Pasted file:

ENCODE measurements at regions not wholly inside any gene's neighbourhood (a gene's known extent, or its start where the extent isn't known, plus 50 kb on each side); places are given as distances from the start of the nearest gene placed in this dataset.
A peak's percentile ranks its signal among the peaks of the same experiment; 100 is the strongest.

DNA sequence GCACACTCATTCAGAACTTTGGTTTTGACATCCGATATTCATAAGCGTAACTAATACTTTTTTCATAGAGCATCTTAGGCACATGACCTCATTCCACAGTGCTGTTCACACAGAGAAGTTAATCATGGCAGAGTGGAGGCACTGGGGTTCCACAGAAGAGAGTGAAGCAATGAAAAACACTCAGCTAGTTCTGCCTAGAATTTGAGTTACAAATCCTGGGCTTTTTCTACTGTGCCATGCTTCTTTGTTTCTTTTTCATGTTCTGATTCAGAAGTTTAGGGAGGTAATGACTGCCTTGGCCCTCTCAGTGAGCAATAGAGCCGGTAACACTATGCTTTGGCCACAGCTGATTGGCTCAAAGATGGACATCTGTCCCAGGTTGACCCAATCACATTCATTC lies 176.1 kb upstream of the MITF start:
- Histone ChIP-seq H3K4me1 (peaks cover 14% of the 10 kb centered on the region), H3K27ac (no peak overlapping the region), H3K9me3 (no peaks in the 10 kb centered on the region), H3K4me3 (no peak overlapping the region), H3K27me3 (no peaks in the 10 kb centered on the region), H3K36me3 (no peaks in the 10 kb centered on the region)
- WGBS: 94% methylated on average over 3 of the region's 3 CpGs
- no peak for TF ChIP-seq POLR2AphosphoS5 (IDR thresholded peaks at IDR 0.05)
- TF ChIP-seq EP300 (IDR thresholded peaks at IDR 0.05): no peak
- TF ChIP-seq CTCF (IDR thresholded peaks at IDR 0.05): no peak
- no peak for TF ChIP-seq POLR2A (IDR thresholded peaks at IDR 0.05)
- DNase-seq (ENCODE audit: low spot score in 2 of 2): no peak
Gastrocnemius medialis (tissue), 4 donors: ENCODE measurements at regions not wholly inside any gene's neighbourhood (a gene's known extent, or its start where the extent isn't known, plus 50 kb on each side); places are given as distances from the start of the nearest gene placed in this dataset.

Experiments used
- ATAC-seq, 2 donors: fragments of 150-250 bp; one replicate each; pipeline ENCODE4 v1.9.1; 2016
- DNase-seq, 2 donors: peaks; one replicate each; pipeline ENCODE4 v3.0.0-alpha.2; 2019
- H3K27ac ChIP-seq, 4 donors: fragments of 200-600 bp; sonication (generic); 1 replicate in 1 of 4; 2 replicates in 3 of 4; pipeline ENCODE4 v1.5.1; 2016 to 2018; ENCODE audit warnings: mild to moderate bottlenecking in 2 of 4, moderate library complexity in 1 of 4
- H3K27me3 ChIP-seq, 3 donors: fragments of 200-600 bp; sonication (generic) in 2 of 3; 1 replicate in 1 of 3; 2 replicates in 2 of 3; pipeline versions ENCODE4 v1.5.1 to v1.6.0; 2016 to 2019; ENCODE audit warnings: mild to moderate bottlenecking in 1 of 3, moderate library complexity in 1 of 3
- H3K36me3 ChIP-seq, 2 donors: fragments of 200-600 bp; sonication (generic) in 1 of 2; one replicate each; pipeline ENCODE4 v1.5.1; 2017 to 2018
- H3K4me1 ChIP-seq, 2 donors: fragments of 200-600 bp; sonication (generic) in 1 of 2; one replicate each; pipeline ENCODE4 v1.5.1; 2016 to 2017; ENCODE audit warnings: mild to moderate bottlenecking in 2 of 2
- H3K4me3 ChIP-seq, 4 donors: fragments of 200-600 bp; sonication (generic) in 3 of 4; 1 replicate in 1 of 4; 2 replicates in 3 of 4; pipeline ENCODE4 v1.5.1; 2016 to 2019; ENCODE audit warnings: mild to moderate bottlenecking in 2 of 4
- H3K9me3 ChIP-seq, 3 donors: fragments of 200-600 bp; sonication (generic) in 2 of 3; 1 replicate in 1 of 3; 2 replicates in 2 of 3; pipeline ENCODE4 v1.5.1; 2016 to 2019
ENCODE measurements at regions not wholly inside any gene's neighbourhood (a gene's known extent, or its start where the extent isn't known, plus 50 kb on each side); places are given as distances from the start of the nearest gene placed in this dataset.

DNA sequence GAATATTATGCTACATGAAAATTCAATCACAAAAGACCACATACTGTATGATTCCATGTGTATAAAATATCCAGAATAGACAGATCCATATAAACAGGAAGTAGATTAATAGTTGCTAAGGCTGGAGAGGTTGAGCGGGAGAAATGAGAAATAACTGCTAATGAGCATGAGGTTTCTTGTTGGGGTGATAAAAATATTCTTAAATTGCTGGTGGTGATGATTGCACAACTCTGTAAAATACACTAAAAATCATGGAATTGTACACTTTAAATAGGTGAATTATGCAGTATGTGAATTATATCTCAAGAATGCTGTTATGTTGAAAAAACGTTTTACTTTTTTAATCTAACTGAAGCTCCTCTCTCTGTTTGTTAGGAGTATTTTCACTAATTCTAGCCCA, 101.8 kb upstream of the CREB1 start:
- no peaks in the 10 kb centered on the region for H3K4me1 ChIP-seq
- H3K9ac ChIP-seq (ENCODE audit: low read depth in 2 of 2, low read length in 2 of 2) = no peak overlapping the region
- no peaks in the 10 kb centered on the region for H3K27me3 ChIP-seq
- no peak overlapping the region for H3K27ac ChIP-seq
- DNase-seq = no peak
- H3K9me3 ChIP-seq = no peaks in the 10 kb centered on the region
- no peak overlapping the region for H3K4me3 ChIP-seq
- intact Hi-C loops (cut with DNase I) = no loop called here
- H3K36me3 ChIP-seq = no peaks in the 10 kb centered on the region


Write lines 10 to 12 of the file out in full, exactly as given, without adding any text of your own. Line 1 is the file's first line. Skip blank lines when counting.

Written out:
- DNase-seq (ENCODE audit: low spot score in 2 of 2): no peak
Gastrocnemius medialis (tissue), 4 donors: ENCODE measurements at regions not wholly inside any gene's neighbourhood (a gene's known extent, or its start where the extent isn't known, plus 50 kb on each side); places are given as distances from the start of the nearest gene placed in this dataset.

Experiments used